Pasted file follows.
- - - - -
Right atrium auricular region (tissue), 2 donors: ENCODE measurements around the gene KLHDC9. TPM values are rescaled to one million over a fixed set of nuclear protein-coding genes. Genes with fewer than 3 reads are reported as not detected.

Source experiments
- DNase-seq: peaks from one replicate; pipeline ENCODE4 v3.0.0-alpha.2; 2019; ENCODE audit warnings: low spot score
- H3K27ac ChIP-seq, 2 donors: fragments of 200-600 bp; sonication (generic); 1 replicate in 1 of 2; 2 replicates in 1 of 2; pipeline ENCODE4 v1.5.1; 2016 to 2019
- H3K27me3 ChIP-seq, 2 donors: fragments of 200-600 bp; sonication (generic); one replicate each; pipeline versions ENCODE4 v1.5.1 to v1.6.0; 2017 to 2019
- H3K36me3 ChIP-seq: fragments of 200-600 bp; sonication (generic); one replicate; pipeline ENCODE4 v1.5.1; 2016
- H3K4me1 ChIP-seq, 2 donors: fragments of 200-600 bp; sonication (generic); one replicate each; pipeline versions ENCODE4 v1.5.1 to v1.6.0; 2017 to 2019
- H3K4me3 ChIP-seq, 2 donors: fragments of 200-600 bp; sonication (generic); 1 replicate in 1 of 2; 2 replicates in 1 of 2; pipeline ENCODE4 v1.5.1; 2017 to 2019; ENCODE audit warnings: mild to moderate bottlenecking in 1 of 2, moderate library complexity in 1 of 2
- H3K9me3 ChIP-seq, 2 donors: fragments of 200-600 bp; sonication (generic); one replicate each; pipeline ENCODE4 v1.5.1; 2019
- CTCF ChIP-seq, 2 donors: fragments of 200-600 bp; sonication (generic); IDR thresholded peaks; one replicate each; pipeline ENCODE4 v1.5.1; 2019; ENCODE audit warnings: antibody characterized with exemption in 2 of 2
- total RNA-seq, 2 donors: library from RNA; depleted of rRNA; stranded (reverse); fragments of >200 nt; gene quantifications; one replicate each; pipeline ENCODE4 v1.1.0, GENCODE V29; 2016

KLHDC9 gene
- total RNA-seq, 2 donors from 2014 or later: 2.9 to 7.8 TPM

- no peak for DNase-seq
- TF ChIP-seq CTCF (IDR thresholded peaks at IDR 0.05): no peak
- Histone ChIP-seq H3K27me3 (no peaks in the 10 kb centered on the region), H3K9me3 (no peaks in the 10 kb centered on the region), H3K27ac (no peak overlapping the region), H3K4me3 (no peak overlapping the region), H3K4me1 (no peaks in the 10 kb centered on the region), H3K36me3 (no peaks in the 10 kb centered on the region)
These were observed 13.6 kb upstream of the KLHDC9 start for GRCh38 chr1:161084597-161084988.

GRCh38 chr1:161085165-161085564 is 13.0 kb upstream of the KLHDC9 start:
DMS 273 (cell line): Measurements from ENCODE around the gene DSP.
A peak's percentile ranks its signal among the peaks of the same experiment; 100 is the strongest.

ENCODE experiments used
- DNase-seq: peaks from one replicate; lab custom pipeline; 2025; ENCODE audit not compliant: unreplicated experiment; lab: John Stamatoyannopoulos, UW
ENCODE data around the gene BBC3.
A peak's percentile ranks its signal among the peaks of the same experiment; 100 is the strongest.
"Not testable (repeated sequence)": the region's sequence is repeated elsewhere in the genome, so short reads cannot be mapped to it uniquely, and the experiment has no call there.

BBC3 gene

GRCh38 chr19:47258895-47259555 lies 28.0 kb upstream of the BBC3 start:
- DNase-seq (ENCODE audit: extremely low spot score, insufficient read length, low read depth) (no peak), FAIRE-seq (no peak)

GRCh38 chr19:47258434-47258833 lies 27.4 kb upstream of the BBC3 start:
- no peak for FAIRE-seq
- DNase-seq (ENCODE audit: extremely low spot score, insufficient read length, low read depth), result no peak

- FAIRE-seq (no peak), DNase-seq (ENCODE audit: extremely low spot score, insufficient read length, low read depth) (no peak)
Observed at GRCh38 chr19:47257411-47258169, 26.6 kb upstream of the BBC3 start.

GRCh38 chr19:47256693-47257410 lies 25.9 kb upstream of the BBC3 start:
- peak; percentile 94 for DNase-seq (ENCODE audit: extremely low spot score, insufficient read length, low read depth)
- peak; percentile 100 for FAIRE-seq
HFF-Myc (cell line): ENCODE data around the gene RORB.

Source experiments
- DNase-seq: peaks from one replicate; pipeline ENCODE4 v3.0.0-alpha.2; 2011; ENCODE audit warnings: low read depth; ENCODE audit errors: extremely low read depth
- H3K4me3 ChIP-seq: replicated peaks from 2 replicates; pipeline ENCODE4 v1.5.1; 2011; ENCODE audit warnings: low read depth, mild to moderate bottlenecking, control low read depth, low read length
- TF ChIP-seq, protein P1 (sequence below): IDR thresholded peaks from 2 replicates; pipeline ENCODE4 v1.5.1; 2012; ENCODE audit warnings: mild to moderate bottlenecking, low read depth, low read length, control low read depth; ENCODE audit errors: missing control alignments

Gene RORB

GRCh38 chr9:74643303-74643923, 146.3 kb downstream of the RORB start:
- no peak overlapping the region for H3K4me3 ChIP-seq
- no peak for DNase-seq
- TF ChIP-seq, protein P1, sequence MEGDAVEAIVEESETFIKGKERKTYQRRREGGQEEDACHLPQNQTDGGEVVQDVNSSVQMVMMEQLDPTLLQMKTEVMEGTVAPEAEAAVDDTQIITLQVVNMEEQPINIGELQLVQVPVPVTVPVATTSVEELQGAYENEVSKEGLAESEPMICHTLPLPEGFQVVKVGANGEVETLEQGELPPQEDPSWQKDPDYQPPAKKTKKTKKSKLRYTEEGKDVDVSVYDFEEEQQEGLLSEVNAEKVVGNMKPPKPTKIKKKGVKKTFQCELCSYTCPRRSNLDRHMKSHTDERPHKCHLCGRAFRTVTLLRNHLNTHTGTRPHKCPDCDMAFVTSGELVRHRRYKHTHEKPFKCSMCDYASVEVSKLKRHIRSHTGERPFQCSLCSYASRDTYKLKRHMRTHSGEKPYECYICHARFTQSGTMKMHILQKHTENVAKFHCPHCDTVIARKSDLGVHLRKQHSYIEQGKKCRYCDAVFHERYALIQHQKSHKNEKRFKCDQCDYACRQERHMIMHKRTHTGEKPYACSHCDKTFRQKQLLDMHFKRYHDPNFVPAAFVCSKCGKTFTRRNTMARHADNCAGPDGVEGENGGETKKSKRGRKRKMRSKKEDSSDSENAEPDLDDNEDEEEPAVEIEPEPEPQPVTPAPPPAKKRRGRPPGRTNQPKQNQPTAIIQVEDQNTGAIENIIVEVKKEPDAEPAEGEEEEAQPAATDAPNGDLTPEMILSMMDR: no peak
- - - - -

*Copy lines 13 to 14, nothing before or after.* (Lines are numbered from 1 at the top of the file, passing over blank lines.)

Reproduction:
- total RNA-seq, 2 donors from 2014 or later: 2.9 to 7.8 TPM

- no peak for DNase-seq